Giving a presentation is, for many students, a stressful experience; even the most studious of us can find ourselves lost for words when faced with a roomful of expectant faces, gazing out in quiet anticipation.
But being able to give an oral presentation is vital for your education and can help your career prospects. Rather than feeling nervous about it, you should therefore think of giving a talk as a chance to develop your communication and presentation skills.
There are plenty of things you can do to make giving a presentation go smoothly too, including the following…
Practice, Practice, Practice!
It’s an obvious place to start, but practicing your presentation will help make sure it goes perfectly on the day. Factors to consider include timing, the structure of your talk and the kind of questions your audience might ask.
You should try reading your presentation out loud, as if to an audience. If you have a few willing friends, they could even listen, ask questions and give you feedback. Alternatively, you could also give your presentation to the mirror or record yourself and listen back afterwards.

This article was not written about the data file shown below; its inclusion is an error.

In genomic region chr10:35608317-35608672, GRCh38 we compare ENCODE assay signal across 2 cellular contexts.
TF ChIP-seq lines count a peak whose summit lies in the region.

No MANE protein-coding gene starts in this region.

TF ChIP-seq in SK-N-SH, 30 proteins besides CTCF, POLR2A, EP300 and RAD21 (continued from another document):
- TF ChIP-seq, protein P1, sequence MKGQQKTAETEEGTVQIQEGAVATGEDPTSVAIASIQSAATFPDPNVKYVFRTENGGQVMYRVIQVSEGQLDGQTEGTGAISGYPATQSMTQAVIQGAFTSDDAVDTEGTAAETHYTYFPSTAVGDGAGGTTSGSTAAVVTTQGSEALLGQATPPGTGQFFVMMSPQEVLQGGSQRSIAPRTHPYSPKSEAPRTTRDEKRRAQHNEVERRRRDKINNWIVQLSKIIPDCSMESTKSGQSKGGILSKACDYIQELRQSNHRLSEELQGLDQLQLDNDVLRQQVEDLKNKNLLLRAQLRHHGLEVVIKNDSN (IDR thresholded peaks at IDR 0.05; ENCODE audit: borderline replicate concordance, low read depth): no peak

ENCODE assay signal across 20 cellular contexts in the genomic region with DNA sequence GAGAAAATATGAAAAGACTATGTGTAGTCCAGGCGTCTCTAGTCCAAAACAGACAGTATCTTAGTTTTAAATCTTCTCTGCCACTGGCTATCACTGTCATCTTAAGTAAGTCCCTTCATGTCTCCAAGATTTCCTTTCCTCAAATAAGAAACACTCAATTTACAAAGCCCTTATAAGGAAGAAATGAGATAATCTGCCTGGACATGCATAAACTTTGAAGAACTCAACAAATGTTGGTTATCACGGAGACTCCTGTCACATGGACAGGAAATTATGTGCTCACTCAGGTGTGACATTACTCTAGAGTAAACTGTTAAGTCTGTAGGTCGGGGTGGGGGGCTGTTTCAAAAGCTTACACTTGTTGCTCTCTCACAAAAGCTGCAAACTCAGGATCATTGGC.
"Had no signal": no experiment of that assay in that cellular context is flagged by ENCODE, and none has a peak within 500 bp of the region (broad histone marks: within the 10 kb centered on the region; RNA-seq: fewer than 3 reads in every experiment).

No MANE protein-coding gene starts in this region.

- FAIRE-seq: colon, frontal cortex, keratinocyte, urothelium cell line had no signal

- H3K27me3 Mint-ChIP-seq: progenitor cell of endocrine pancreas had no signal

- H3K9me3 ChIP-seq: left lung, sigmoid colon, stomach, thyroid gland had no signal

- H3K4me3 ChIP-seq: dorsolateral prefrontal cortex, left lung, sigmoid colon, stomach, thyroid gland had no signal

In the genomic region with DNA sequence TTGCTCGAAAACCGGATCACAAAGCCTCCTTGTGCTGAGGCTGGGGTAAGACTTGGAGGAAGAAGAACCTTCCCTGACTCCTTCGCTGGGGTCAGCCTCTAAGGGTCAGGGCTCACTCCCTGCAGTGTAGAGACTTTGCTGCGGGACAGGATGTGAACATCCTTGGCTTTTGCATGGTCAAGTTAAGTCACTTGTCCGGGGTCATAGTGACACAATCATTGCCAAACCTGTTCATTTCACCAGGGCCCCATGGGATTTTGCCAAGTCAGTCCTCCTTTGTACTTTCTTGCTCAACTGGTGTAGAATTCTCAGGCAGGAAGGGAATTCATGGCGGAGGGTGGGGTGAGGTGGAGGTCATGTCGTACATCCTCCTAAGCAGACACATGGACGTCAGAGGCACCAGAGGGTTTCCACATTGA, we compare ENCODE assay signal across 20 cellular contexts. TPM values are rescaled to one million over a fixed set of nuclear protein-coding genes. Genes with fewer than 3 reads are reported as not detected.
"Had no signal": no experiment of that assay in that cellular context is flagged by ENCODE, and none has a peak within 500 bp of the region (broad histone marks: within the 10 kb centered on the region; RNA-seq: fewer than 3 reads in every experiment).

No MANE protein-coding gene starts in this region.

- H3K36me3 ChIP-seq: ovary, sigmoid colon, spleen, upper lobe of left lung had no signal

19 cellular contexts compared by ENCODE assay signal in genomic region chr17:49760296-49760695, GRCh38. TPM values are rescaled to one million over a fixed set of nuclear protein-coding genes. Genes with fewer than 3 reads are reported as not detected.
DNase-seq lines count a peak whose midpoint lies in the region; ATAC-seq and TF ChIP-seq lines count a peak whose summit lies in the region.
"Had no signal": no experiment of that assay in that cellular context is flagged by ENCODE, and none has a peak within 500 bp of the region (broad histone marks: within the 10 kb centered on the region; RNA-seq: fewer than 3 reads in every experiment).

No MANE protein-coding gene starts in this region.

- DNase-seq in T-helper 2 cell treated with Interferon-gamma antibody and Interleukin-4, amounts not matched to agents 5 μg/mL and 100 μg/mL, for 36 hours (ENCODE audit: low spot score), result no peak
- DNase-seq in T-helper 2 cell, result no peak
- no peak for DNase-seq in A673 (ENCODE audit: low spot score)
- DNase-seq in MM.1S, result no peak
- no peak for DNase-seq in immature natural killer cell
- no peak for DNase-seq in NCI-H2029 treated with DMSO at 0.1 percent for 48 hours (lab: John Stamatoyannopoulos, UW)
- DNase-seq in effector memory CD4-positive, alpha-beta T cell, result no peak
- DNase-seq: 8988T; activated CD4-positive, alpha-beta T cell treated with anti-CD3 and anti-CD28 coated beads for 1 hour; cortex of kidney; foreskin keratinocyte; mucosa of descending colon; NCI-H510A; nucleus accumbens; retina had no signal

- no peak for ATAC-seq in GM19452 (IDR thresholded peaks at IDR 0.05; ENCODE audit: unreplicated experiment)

On the day before your presentation, try to get a good night’s rest. Likewise, on the day, make sure you eat healthily so you’ll have the energy required to engage with your audience.
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Moreover, try to turn up around fifteen minutes before your presentation is due to begin, or however long you need to settle in and set up any resources you plan to use, such as laptops, projectors or handouts.
Easier said than done sometimes, but even pretending to feel confident will help you communicate clearly while giving your presentation. Good tips include dressing smartly, making eye contact with your audience and not feeling like you have to apologize for yourself.
If you need a moment to gather your thoughts at any point, stopping briefly to take a sip of water will allow you to think (and keep you hydrated). This can be especially helpful when answering audience questions.
It’s important to make yourself heard when giving a presentation. This means addressing the entire audience (not just the first row), speaking at a steady pace (not rushing) and vocalizing clearly (not speaking into your chest). It’s a good idea to have notes to guide your presentation, but try not to just read them out loud, as this is often unengaging for an audience.
Use Visual Aids
These days, most presentations are accompanied by visual aids, such as hand outs and PowerPoint slideshows. These can be a great addition to your talk, but try not to rely on them too much.